Rivian Truck And SUV Acquisition Is Narowly Approved By The Normal Council.

The Normal Town Council narrowly approved adding two Rivian electric vehicles to the town’s fleet on Monday night, but not before debating the issue for an hour.One council member who supported the 4-3 decision was Karyn Smith. “As the only location of where these cars are built, having an example of their truck and the SUV is something that I think would represent the town well,” she said.Stan Nord, Scott Preston, and Kathleen Lorenz cast no votes in favor of purchasing the R1S sport utility vehicle and the R1T pickup truck.

The council also authorized the acquisition of some water treatment tools and chemicals, as well as a new playground set for East Detention Park, at the Uptown Station meeting.Vehicles from Rivian to join town fleetThe two Rivian vehicles represent less than one-tenth of one percent of the town’s $161 million yearly budget, yet the council debated whether to accept the purchase for nearly an hour during the 75-minute meeting.The Rivian truck should join Normal’s fleet this fall, while the SUV should arrive sometime in 2019. As stated by Mayor Chris Koos, both are standard models without any additions.According to council member Kevin McCarthy, who voted “yes,” spending less than $200,000 for the two Rivian vehicles is a meager expression of goodwill in light of the electric automaker’s significant economic influence on the community.The automaker relocated to Normal and started producing there a year ago.

It has been gathering pace ever since.“I believe everyone is very aware of the attention they’re getting on a national and international level — what they’ve done in terms of substantial, great local economic impact,” he said, adding that the total financial imprint must be close to $1 billion.Normal has long referred to itself as a “EV town,” so it makes reasonable that electric vehicles would be included in the fleet, according to council member Chemberly Harris. She claimed that considering electric vehicle manufacturers outside of town would not sit well with her given Rivian’s commitment in Normal.Nord, one of the three who were opposed to the purchase, vehemently disagreed, saying that it was a case of want versus need.Despite their support for Rivian, Lorenz and Preston expressed their worries about the town’s proposal’s lack of openness. Lorenz complained that the problem “had been teed up,” noting that staff hadn’t even set a budget limit for the idea.The town’s equipment fund has already been budgeted with about $150,000. When the vehicles are prepared, the vote from Monday permits the purchase.According to Normal City Manager Pam Reece, when Mitsubishi Motors owned the plant, the town fleet contained roughly 40 vehicles made there.Smith pointed out that having a Rivian truck and SUV on hand would enable town employees to carpool on official business trips, reducing gas use and mileage reimbursement. She claimed that by keeping the cars in good condition, the community can also monitor how effective electric vehicles are.$1 million to enhance water treatmentThe council also gave its approval to spending $1 million on water-related issues.For the majority of water treatment chemicals, the council approved yearly contracts. The town anticipates spending around $850,000 overall on the chemicals, which is a 20% increase from the prior year.The town did not receive any bids for carbon dioxide and rejected bids for chlorine. However, the forecasted rise takes into account the anticipated price of those extra chemicals.Separately, the council gave Utility Service Co. a $137,000 contract to replace the mixers on three of its four high storage tanks. According to Normal Public Works Director John Burkhart, the fourth is newer and hasn’t had the same issues. The requirement for formal bids was dropped.In other action, the council agreed to spend nearly $54,000 on an East Detention Park surface renovation and a GameTime sensory dome.In other action, the council agreed to spend nearly $54,000 on an East Detention Park surface renovation and a GameTime sensory dome.The playground with an emphasis on accessibility ought to be ready for the coming summer. The park is located off Linden Street on Park Drag Lane. The official bid procedure was omitted.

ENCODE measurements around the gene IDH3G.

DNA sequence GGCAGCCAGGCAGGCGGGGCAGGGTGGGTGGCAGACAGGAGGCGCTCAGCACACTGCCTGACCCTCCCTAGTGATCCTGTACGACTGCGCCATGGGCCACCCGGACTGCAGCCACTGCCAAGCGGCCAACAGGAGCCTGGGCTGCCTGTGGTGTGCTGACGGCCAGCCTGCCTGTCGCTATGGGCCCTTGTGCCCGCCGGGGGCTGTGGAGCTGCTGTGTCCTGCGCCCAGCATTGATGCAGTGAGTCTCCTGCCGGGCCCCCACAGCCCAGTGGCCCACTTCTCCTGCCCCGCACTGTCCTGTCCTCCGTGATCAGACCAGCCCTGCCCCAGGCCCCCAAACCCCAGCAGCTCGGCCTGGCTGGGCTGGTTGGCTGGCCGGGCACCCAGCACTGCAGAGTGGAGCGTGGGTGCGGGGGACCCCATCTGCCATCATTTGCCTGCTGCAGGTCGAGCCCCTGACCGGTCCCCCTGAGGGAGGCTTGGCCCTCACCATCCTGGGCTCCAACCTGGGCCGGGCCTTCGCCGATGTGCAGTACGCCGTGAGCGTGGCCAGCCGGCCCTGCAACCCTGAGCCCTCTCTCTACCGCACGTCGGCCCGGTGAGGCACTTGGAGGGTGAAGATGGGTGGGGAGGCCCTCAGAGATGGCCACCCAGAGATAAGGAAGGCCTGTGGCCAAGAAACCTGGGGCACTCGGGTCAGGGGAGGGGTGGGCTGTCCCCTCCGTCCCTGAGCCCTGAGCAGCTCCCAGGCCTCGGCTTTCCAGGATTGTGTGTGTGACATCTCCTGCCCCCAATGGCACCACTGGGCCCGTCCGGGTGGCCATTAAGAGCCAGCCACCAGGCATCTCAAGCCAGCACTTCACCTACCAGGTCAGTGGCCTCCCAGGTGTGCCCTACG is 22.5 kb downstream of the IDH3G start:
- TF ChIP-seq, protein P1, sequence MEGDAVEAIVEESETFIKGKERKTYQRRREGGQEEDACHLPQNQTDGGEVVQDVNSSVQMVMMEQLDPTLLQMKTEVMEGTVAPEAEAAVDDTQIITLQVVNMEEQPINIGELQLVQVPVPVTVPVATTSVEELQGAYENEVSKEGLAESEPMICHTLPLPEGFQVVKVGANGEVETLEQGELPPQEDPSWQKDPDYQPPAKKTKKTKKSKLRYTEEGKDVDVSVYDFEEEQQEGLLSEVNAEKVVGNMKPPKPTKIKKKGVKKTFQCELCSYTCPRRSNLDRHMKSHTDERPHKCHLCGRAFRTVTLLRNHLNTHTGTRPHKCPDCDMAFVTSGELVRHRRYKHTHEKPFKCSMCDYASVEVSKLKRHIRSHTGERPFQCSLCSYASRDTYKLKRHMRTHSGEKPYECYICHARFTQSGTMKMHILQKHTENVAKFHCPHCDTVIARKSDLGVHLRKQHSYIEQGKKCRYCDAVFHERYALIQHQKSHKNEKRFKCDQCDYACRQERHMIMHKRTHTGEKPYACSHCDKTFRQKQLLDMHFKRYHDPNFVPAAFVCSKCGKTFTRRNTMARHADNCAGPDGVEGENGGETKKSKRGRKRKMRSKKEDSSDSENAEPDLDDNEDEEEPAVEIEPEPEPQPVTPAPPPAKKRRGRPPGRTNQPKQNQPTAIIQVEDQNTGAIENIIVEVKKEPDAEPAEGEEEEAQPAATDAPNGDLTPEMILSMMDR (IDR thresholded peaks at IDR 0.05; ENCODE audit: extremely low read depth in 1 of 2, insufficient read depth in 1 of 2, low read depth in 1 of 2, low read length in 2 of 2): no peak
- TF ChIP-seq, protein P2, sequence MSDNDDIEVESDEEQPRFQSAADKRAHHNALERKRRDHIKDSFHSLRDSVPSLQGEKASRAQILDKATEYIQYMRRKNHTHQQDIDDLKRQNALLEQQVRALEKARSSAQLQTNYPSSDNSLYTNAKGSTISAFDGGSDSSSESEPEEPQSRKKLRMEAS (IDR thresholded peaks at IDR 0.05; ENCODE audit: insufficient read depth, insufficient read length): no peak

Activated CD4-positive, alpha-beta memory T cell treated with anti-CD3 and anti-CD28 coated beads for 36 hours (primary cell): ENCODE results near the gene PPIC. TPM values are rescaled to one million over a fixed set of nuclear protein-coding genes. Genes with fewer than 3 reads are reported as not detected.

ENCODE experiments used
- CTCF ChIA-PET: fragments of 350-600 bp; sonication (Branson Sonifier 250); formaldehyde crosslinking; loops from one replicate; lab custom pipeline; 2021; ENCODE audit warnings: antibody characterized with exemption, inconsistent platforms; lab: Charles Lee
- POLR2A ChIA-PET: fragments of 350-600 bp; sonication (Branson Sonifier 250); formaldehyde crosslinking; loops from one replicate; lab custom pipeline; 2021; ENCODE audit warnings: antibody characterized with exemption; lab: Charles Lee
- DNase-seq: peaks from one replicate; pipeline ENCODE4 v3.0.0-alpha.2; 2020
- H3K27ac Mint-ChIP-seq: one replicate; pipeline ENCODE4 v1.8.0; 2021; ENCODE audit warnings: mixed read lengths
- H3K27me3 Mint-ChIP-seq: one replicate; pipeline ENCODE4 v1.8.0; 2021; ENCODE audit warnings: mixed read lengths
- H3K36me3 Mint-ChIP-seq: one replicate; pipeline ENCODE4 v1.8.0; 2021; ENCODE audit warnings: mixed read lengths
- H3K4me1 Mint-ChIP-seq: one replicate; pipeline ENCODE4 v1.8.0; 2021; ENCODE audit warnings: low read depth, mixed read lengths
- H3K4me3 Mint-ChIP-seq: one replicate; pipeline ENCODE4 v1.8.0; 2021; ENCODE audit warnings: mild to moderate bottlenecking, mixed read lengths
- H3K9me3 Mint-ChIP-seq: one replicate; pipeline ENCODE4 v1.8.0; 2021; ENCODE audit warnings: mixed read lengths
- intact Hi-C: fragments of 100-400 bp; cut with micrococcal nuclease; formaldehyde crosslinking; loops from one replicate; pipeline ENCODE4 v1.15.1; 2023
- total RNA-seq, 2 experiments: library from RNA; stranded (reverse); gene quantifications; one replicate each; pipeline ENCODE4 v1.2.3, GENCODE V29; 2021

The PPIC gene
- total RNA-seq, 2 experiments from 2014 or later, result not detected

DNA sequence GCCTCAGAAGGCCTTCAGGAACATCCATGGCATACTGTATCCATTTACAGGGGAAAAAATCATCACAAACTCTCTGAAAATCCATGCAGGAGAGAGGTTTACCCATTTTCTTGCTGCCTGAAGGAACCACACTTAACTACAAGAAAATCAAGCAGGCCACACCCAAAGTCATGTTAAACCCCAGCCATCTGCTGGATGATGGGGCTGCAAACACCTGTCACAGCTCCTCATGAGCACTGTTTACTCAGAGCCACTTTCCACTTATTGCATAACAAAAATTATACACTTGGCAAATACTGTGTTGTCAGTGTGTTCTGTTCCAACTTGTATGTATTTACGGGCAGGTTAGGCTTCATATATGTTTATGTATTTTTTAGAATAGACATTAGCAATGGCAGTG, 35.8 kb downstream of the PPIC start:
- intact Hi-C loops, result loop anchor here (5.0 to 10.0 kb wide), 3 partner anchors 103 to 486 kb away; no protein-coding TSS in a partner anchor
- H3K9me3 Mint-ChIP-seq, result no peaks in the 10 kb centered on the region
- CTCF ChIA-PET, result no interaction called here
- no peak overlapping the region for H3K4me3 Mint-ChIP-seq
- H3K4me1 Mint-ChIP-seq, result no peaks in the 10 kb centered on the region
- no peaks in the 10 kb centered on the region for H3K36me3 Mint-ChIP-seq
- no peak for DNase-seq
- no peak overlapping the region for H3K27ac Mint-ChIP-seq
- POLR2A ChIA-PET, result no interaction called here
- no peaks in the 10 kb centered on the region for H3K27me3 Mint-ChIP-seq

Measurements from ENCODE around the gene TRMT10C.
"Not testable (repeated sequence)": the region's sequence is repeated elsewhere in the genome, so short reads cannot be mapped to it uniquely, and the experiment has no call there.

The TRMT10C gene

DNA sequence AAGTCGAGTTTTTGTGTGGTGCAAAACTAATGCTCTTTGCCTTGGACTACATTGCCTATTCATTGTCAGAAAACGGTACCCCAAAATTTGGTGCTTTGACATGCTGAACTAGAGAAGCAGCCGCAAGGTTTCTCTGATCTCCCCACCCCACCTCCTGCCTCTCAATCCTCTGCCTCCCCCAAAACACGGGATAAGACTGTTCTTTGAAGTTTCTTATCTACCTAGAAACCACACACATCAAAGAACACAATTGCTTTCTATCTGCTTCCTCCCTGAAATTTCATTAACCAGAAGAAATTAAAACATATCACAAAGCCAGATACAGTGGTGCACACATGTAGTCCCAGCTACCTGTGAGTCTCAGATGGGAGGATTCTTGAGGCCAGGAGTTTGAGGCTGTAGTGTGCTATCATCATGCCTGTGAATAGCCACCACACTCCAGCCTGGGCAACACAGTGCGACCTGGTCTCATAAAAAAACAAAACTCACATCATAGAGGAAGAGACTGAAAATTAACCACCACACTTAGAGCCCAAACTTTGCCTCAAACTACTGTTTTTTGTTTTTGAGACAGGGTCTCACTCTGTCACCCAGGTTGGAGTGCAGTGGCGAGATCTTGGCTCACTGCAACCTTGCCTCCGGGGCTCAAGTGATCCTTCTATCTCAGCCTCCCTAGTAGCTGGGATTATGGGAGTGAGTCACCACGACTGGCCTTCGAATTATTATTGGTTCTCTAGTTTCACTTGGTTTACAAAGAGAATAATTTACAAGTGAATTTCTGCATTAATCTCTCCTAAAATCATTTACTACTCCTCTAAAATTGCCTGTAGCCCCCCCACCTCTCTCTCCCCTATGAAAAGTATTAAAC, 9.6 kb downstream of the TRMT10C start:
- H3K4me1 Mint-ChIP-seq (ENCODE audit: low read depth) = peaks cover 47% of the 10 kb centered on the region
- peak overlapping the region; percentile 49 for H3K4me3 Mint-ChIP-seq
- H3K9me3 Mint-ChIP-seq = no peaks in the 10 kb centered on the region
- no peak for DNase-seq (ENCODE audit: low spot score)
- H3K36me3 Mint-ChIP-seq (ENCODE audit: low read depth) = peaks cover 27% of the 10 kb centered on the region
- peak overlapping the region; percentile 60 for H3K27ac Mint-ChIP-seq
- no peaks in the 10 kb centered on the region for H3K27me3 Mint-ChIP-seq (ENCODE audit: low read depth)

Akwo Stanislus
A passionate writer in Automobiles especially in the domain of EVs.

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